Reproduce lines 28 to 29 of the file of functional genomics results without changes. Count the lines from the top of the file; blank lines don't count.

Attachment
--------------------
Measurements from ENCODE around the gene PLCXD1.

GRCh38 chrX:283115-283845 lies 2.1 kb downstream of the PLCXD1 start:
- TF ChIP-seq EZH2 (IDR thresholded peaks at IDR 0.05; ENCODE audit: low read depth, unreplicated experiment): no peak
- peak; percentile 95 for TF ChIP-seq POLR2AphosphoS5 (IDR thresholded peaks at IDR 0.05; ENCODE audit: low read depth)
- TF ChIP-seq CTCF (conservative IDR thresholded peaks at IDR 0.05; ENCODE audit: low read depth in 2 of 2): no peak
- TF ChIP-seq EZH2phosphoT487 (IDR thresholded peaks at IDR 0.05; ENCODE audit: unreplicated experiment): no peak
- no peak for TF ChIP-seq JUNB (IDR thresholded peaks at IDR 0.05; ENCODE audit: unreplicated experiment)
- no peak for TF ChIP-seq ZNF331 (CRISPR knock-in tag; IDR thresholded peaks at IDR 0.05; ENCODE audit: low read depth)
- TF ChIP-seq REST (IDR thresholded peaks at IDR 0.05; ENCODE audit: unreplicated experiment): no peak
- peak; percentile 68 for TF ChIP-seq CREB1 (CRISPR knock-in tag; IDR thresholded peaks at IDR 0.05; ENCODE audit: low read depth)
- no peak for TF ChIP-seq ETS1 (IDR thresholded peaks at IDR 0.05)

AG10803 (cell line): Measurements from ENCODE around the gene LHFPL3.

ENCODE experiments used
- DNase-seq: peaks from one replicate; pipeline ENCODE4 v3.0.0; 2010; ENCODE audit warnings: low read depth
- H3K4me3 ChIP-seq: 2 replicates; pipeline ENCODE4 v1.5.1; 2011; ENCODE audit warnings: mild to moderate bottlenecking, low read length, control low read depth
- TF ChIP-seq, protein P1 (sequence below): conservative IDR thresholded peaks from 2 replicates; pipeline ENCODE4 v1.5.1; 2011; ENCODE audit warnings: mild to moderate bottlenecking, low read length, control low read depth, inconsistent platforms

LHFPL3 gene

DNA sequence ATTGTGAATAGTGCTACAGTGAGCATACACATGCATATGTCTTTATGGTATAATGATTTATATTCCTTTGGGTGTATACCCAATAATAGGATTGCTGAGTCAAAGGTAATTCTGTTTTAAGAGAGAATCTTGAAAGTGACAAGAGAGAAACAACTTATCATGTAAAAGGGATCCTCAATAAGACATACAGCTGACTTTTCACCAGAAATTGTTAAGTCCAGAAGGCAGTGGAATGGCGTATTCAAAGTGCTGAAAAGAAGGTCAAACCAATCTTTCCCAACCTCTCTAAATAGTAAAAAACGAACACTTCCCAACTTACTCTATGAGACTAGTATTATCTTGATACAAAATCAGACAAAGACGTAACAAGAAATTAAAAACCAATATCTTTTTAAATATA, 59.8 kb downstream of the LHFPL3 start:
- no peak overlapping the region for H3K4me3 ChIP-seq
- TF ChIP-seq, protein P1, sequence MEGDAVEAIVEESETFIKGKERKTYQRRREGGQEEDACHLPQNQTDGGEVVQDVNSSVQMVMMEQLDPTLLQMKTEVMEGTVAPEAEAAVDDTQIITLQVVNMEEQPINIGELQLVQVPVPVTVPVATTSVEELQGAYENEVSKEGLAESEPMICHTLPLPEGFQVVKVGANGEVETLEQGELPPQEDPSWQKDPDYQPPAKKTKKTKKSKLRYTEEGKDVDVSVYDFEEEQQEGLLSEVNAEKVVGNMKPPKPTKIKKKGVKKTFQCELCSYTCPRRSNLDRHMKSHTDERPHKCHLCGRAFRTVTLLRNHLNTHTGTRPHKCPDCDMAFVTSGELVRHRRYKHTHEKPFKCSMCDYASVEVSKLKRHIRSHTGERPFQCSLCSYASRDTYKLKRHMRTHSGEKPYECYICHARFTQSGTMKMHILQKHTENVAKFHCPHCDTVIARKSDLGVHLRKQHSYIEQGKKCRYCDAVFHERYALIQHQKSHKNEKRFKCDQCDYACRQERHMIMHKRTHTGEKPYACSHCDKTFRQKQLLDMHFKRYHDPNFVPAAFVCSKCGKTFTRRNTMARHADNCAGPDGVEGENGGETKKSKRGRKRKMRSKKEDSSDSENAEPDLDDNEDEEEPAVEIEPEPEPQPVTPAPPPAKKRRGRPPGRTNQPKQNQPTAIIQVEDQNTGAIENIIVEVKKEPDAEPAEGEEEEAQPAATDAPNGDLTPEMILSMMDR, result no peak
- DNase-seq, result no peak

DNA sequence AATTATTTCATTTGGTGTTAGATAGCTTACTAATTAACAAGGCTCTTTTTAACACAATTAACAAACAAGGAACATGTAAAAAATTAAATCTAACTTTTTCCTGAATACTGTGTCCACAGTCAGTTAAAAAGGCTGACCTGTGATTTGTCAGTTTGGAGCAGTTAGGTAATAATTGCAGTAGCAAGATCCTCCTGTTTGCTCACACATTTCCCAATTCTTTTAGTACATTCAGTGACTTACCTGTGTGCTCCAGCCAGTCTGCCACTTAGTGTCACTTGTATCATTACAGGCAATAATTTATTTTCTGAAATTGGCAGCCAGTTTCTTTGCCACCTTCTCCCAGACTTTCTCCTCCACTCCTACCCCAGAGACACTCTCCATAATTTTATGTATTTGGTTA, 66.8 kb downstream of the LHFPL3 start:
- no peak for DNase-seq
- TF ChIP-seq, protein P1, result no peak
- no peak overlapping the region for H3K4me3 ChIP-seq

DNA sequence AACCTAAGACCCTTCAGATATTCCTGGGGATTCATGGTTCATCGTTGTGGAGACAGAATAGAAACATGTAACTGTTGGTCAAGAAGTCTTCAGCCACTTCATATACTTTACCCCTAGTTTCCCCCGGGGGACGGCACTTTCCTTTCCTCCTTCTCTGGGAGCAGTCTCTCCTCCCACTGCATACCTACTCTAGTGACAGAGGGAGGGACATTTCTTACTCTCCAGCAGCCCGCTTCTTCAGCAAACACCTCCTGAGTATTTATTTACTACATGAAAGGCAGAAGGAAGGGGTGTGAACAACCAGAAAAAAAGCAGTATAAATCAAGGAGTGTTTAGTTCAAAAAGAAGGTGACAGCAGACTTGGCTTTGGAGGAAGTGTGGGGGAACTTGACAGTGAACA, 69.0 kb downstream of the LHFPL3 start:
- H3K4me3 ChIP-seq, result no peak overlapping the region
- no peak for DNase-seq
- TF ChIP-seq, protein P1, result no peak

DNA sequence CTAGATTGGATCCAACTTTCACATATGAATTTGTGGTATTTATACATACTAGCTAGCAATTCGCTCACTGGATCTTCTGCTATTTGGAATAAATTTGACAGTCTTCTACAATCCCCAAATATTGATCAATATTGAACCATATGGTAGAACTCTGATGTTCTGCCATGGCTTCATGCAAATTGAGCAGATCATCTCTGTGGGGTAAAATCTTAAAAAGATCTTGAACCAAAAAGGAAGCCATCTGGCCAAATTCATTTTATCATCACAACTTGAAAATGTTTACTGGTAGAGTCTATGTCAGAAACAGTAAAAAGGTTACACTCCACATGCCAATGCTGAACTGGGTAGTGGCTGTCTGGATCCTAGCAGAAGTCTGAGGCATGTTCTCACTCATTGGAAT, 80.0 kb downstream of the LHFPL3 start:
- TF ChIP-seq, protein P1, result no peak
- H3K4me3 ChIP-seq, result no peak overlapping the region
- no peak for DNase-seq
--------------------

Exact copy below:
- no peak for DNase-seq
- TF ChIP-seq, protein P1, result no peak